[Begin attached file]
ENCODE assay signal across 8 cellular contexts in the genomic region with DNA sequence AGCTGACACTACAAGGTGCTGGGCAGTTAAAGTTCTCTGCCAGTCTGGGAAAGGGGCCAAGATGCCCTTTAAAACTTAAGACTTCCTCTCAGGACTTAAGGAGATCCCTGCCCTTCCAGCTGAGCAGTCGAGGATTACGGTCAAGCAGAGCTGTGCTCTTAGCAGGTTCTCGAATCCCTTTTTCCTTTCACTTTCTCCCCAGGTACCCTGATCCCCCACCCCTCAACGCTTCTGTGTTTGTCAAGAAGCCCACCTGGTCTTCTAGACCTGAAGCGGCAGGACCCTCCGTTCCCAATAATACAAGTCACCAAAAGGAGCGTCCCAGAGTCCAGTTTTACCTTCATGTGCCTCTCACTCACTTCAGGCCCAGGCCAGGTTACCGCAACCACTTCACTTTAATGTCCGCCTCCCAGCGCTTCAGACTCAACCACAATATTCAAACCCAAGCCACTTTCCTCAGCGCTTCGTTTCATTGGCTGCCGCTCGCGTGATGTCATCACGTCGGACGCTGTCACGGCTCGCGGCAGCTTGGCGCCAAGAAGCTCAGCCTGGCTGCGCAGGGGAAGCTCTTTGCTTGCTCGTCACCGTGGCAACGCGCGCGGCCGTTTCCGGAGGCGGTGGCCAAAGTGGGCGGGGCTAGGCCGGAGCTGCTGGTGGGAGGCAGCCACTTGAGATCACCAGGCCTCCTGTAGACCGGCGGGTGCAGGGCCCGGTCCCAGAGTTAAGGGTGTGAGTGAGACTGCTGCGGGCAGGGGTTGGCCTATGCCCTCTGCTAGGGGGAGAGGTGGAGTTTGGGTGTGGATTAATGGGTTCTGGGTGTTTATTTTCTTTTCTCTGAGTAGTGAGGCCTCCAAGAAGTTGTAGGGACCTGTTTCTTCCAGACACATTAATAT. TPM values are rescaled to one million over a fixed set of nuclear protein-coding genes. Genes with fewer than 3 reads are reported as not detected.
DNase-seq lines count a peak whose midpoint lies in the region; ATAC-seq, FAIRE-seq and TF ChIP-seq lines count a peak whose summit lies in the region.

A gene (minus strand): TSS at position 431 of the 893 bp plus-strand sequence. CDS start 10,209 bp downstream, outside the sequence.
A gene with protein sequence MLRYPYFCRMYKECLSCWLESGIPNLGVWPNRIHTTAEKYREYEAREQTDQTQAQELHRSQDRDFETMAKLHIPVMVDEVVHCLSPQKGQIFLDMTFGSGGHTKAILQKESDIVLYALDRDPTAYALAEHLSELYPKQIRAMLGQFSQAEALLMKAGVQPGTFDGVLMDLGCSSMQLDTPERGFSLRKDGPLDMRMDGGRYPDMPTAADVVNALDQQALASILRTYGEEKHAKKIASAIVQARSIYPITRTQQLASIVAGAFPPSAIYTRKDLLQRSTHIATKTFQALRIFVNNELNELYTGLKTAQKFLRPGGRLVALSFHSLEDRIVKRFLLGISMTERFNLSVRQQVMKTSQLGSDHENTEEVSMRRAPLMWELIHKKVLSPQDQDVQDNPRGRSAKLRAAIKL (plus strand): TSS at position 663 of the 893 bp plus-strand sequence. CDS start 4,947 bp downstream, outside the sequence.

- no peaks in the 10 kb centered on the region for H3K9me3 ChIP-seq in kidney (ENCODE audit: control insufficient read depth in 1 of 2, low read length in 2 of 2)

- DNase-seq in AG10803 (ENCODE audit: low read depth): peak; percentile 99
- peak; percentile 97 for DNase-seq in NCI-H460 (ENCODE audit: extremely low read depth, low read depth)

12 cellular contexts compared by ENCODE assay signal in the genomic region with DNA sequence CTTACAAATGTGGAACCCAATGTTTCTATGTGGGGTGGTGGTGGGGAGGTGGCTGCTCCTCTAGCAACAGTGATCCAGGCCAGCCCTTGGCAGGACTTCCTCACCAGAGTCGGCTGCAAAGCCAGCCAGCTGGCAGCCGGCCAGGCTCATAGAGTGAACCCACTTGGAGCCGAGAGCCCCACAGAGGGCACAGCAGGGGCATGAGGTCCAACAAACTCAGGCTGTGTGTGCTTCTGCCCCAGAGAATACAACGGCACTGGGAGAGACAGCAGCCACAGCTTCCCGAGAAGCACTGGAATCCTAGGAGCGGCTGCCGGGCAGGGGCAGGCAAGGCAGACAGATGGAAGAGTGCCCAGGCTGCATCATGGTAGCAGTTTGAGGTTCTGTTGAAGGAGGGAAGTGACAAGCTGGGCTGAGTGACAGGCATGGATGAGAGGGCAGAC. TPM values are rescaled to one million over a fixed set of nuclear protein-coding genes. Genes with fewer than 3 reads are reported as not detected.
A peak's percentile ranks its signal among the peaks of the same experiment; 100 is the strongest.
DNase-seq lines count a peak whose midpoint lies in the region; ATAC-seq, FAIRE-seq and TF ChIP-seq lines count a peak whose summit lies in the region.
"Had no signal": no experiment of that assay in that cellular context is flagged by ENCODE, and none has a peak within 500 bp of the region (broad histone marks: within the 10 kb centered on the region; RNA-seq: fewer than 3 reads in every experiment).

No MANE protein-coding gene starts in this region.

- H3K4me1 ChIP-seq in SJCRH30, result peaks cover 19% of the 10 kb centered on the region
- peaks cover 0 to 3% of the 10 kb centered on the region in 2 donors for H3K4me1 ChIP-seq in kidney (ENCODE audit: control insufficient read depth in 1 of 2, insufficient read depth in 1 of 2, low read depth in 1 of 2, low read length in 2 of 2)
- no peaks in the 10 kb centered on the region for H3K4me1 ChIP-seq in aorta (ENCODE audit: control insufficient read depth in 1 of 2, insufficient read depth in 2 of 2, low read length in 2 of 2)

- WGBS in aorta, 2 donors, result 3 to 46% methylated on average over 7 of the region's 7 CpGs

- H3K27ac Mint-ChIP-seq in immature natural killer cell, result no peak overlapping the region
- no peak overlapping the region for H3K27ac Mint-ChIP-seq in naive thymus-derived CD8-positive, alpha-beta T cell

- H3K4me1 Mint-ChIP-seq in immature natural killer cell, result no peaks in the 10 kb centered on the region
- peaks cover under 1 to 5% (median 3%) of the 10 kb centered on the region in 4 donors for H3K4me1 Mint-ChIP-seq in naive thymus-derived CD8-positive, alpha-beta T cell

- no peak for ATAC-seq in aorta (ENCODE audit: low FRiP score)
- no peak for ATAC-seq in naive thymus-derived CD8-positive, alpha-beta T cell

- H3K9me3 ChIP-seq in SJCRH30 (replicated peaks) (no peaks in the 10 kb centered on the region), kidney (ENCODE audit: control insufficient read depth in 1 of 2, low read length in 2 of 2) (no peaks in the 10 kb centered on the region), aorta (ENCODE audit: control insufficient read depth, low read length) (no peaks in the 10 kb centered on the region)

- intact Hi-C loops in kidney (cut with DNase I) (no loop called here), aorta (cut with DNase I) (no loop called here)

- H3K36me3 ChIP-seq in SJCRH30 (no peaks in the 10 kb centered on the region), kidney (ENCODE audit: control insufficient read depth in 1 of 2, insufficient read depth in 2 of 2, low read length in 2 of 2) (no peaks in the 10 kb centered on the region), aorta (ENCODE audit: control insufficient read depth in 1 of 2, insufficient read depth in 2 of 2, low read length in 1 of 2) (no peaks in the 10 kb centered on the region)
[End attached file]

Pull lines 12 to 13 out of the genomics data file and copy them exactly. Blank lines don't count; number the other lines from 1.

No MANE protein-coding gene starts in this region.

- H3K4me1 ChIP-seq in SJCRH30, result peaks cover 19% of the 10 kb centered on the region